7. 7. Heterogeneous Distributed Database System  In a heterogeneous distributed database system, at least one of the databases uses different schemas and software.  A database system having different schema may cause a major problem for query processing.  A database system having different software may cause a major problem for transaction processing.
  8. 8. Distributed Data Storage  Replication – System maintains multiple copies of data, stored in different sites, for faster retrieval and fault tolerance.  Fragmentation – Relation is partitioned into several fragments stored in distinct sites Replication and fragmentation can be combined • Relation is partitioned into several fragments: system maintains several identical replicas of each such fragment.
  9. 9. Advantages of Replication Availability: failure of site containing relation r does not result in unavailability of r is replicas exist. Parallelism: queries on r may be processed by several nodes in parallel. Reduced data transfer: relation r is available locally at each site containing a replica of r.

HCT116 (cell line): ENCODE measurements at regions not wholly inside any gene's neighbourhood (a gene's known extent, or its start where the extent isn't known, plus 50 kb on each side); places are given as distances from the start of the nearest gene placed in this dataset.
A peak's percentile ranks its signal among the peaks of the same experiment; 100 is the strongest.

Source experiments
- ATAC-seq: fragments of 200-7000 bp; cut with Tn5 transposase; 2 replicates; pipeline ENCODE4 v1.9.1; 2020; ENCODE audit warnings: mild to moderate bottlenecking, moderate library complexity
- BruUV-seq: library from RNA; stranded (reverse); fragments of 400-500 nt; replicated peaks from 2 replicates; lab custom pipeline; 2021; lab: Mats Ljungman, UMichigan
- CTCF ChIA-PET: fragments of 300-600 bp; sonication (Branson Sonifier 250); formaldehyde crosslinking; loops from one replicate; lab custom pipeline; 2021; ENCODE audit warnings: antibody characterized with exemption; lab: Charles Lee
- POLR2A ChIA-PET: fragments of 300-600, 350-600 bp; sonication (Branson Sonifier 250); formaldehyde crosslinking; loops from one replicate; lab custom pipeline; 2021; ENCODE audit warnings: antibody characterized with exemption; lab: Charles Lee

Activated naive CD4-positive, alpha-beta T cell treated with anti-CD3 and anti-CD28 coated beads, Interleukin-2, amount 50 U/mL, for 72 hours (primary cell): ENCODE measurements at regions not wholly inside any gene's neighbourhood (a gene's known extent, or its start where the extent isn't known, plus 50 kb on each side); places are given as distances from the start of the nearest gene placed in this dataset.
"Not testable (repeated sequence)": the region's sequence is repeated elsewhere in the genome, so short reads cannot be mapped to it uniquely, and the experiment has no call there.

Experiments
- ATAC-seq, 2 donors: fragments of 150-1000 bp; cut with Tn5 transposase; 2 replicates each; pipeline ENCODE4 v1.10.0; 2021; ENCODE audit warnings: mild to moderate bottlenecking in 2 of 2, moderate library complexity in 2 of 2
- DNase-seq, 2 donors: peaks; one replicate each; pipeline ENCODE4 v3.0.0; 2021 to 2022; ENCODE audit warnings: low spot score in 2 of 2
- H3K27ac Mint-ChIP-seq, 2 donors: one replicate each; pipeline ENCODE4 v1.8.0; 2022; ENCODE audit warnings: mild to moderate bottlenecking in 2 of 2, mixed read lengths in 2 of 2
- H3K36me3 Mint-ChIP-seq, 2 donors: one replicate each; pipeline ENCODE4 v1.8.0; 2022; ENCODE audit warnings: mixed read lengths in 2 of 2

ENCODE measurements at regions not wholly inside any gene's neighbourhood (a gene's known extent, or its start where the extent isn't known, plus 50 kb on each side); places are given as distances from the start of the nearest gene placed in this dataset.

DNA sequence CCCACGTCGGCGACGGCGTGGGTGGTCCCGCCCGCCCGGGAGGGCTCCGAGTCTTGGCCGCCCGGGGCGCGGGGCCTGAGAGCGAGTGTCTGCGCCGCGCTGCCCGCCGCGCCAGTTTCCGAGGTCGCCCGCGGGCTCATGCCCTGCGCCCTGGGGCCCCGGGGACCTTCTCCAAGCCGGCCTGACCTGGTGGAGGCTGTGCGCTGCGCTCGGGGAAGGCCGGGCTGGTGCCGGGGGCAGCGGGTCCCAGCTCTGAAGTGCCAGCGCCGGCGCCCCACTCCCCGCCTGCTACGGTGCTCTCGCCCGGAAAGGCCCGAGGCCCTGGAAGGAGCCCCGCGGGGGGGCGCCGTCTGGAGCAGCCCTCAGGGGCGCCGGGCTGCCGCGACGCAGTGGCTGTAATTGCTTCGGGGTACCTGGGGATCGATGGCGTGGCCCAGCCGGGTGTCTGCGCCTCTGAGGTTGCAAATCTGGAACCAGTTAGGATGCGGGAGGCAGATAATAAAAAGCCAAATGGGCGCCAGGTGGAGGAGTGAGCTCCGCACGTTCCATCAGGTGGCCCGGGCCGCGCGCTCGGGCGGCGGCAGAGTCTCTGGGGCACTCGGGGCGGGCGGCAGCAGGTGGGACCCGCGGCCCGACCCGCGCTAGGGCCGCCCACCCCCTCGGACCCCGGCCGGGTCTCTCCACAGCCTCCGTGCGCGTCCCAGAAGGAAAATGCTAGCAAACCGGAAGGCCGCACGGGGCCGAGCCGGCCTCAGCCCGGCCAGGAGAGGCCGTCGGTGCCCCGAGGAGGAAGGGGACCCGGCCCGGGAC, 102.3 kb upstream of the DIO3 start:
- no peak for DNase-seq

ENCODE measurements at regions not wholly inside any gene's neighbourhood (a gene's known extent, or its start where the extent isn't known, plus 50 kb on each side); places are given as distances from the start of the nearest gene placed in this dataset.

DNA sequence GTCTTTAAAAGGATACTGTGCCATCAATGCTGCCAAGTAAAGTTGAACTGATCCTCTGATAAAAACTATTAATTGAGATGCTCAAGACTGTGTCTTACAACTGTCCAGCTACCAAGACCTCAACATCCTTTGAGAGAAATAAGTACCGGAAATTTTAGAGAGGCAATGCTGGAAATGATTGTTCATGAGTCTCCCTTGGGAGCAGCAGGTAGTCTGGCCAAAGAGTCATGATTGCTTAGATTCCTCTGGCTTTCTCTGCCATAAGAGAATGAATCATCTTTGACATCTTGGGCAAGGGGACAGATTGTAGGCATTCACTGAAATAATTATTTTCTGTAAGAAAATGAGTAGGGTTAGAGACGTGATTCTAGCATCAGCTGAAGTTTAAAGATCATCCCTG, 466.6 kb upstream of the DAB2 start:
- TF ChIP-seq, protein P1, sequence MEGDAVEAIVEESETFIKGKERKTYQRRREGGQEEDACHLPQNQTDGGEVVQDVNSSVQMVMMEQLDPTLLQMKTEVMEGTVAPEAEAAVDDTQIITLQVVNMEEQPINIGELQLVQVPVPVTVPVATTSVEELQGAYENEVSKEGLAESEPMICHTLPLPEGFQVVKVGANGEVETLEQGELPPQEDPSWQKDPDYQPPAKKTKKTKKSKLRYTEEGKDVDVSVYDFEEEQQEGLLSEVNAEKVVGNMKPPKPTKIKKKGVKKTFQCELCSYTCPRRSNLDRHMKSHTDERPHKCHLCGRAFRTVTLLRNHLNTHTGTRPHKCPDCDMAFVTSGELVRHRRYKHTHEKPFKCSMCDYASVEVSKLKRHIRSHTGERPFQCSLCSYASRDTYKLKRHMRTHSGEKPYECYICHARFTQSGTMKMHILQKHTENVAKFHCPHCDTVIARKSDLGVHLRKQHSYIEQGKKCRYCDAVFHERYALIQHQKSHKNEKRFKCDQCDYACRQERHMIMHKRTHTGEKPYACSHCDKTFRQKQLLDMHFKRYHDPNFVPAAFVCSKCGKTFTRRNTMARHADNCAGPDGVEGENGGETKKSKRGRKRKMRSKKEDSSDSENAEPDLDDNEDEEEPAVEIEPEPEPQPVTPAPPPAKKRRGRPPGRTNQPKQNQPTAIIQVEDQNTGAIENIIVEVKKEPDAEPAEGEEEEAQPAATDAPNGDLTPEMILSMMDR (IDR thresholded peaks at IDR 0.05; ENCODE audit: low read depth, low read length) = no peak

10. 10. Disadvantages of Replication Increased cost of updates: each replica of relation r must be updated. Increased complexity of concurrency control: concurrent updates to distinct replicas may lead to inconsistent data unless special concurrency control mechanisms are implemented. • One solution: choose one copy as primary copy and apply concurrency control operations on primary copy.
  11. 11. Fragmentation  Data can be distributed by storing individual tables at different sites  Data can also be distributed by decomposing a table and storing portions at different sites – called Fragmentation  Fragmentation can be horizontal or vertical